Wills, Trusts & Estates Prof Blog

Editor: Gerry W. Beyer
Texas Tech Univ. School of Law

Tuesday, April 19, 2022

Article: Uncertainty About the Condonation of Formally Non-Compliant Wills, and the Rectification of Cross-Signed Mirror Wills: Is an Act-Based Model the Solution?

James Faber recently published an article entitled, Uncertainty About the Condonation of Formally Non-Compliant Wills, and the Rectification of Cross-Signed Mirror Wills: Is an Act-Based Model the Solution?, Wills, Trusts, & Estates Law ejournal (2022). Provided below is the abstract to the Article: Estate planning

A recent contribution proposed a processual act-based approach to conceptualising wills in South African law. This approach regards a will as the product of a will-making process in which various parties perform specific acts with specific associated forms of intention in order to establish a will. The act-based model also paves the way for the introduction of an intent doctrine in South African law. This article tests the functioning of the proposed act-based model by applying it to two scenarios: the condonation of formally non-compliant wills in terms of section 2(3) of the Wills Act and the rectification of cross-signed mirror wills in terms of the common law. Both scenarios continue to be plagued by uncertainty as a direct consequence of the lack of a proper definition, explanation and contextualisation of testator's intention in South African law. Regarding condonation, it is found that, because the courts are often left guessing or speculating as to testator's intention, they inevitably overemphasise other aspects such as the form of the document to establish intention for the purposes of condonation in terms of section 2(3). An act-based model could ensure that the decision to condone or not to condone relies solely on whether the document embodies the act of testation. If the act of testation is found to be present (no matter in which shape or form, or by whom it was drafted), the document embodying such an act should be condoned. In terms of rectification, in turn, the act-based model highlights the important distinction between content and formality – the act of testation as opposed to compliance with the statutory formality requirements through the execution of a will. It appears that rectification is appropriate only where an error has caused a discrepancy between the testator's true intention and the intention as expressed in the act of testation contained in the will. Rectification seems less appropriate when dealing with cross-signed wills, which are the result of a flawed execution process. Instead, condonation is much better suited for correcting the formal non-compliance of cross-signed wills.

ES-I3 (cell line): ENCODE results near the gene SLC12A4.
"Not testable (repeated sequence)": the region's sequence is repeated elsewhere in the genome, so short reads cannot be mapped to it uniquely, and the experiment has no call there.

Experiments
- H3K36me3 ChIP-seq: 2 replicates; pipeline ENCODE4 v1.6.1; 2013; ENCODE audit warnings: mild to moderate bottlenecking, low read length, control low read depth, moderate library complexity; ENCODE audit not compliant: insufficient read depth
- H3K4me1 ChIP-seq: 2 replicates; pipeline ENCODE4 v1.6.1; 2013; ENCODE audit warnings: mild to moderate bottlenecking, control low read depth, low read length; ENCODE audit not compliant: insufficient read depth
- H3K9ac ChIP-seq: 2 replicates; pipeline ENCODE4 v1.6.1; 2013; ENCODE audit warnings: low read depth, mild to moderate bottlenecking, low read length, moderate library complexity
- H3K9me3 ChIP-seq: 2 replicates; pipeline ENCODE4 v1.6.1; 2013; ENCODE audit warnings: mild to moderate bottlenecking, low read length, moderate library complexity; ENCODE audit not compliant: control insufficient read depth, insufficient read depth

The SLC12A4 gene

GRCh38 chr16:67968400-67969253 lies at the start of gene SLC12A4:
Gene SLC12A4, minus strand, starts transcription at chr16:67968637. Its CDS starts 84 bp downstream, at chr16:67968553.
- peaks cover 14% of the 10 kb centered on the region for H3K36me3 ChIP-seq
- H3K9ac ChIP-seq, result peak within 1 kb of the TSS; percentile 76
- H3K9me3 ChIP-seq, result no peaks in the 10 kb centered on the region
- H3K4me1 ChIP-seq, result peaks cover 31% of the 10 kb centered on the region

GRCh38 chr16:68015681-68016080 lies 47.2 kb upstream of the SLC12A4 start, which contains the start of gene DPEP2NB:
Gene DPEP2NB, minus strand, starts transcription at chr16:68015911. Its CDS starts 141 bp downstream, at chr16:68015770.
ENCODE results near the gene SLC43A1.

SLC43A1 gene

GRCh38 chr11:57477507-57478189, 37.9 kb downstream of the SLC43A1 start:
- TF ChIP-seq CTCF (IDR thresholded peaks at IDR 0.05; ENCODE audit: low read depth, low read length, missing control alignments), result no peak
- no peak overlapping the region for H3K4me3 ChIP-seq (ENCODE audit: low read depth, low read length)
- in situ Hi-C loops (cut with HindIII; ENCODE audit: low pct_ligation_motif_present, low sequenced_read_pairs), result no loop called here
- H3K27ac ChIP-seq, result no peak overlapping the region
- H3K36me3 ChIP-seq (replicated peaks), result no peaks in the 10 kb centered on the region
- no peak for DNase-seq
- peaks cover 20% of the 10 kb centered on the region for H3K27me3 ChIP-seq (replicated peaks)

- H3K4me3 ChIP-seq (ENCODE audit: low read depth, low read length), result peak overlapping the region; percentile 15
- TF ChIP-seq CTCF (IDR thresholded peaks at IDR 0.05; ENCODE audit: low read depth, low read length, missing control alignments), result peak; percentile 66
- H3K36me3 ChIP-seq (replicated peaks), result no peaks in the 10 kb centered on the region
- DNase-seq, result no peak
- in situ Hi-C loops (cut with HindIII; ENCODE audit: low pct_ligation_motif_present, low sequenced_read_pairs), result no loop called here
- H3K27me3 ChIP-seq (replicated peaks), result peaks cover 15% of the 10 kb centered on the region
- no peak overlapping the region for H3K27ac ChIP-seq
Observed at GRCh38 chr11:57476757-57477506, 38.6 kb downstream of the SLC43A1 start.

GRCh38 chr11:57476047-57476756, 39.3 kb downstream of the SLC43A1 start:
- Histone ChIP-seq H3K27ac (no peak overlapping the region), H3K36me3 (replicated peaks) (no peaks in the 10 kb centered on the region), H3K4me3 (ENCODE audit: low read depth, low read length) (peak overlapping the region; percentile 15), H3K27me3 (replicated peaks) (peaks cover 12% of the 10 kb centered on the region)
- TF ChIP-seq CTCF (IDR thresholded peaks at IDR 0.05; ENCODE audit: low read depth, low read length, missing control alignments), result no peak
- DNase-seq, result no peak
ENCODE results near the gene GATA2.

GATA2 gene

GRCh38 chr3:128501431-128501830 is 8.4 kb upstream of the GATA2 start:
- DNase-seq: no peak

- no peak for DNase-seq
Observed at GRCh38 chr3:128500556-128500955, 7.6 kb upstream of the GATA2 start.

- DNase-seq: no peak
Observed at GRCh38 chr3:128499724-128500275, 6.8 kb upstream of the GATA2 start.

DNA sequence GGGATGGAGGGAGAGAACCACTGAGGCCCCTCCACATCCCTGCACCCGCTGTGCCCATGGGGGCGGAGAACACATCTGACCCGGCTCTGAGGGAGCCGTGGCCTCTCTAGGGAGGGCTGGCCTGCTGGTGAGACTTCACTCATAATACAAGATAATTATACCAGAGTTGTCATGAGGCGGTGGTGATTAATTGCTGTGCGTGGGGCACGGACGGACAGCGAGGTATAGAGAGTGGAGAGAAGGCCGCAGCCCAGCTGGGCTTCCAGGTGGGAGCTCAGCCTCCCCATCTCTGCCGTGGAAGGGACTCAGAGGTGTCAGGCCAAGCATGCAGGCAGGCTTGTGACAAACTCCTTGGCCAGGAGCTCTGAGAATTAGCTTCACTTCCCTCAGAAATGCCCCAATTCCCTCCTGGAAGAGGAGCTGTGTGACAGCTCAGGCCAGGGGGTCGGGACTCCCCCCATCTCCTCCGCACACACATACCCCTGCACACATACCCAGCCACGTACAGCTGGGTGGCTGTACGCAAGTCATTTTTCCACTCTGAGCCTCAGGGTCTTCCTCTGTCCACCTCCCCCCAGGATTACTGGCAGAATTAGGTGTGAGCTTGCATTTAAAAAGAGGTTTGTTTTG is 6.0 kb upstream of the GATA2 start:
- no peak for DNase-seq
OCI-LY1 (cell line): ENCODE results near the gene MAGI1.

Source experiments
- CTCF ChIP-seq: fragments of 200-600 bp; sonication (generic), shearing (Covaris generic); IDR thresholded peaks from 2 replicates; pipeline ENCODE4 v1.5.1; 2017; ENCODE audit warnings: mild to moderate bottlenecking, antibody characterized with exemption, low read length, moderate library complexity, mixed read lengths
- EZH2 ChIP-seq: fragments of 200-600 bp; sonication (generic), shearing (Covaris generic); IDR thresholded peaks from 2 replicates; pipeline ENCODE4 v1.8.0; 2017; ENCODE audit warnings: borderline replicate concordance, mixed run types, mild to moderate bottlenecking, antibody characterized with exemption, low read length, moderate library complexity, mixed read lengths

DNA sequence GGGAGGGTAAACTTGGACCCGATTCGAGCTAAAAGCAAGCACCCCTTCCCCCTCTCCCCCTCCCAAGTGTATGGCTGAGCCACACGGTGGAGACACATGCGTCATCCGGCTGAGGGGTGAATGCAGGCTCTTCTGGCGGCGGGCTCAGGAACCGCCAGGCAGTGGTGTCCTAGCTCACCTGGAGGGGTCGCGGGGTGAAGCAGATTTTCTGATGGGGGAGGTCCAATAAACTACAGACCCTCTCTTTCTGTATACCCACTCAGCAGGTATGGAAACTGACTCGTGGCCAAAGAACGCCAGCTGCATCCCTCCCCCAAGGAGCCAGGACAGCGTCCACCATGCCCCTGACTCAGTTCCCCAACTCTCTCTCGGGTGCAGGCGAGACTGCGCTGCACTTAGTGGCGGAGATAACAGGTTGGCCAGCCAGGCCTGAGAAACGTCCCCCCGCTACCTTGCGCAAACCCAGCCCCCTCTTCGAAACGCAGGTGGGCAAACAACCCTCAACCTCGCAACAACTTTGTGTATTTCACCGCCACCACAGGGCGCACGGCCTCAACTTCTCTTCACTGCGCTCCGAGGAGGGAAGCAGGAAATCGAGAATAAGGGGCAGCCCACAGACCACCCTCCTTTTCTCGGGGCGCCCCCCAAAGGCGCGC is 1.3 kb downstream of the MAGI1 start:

Articles, Estate Administration, Estate Planning - Generally, Wills | Permalink


The abstract for this article pulled me right into studying for the full treatise.

Although not directly related, it caused me to recall a case with a recent client where in a local Texas credit union foreclosed upon my client’s retirement asset, upon which they had allowed to become collateral for a business working capital loan.

With the protections existing in Texas law regarding retirement assets, this raises many questions.

Posted by: Randy Daniels | Apr 19, 2022 8:27:34 PM

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